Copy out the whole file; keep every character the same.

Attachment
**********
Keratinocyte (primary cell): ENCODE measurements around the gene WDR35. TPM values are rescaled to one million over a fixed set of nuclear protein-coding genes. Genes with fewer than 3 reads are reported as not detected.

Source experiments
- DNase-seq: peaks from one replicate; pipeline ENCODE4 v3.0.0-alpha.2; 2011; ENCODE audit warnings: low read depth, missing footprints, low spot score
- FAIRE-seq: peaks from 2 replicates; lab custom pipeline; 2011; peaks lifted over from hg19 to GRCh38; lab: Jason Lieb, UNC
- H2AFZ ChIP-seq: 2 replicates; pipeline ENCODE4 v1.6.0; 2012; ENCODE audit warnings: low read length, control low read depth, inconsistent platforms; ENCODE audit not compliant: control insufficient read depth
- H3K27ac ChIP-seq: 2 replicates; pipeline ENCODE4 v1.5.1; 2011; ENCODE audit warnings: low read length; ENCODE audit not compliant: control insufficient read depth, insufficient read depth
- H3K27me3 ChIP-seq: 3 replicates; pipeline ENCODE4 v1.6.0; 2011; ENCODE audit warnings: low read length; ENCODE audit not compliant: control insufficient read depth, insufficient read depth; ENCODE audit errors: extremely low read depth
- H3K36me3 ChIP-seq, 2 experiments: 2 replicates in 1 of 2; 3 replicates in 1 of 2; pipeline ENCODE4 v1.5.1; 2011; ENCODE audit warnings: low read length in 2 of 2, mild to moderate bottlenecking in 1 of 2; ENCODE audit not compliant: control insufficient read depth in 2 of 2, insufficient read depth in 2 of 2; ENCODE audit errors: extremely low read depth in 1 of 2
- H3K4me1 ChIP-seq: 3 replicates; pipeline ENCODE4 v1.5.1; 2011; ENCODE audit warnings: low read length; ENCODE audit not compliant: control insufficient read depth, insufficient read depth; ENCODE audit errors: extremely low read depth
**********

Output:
Keratinocyte (primary cell): ENCODE measurements around the gene WDR35. TPM values are rescaled to one million over a fixed set of nuclear protein-coding genes. Genes with fewer than 3 reads are reported as not detected.

Source experiments
- DNase-seq: peaks from one replicate; pipeline ENCODE4 v3.0.0-alpha.2; 2011; ENCODE audit warnings: low read depth, missing footprints, low spot score
- FAIRE-seq: peaks from 2 replicates; lab custom pipeline; 2011; peaks lifted over from hg19 to GRCh38; lab: Jason Lieb, UNC
- H2AFZ ChIP-seq: 2 replicates; pipeline ENCODE4 v1.6.0; 2012; ENCODE audit warnings: low read length, control low read depth, inconsistent platforms; ENCODE audit not compliant: control insufficient read depth
- H3K27ac ChIP-seq: 2 replicates; pipeline ENCODE4 v1.5.1; 2011; ENCODE audit warnings: low read length; ENCODE audit not compliant: control insufficient read depth, insufficient read depth
- H3K27me3 ChIP-seq: 3 replicates; pipeline ENCODE4 v1.6.0; 2011; ENCODE audit warnings: low read length; ENCODE audit not compliant: control insufficient read depth, insufficient read depth; ENCODE audit errors: extremely low read depth
- H3K36me3 ChIP-seq, 2 experiments: 2 replicates in 1 of 2; 3 replicates in 1 of 2; pipeline ENCODE4 v1.5.1; 2011; ENCODE audit warnings: low read length in 2 of 2, mild to moderate bottlenecking in 1 of 2; ENCODE audit not compliant: control insufficient read depth in 2 of 2, insufficient read depth in 2 of 2; ENCODE audit errors: extremely low read depth in 1 of 2
- H3K4me1 ChIP-seq: 3 replicates; pipeline ENCODE4 v1.5.1; 2011; ENCODE audit warnings: low read length; ENCODE audit not compliant: control insufficient read depth, insufficient read depth; ENCODE audit errors: extremely low read depth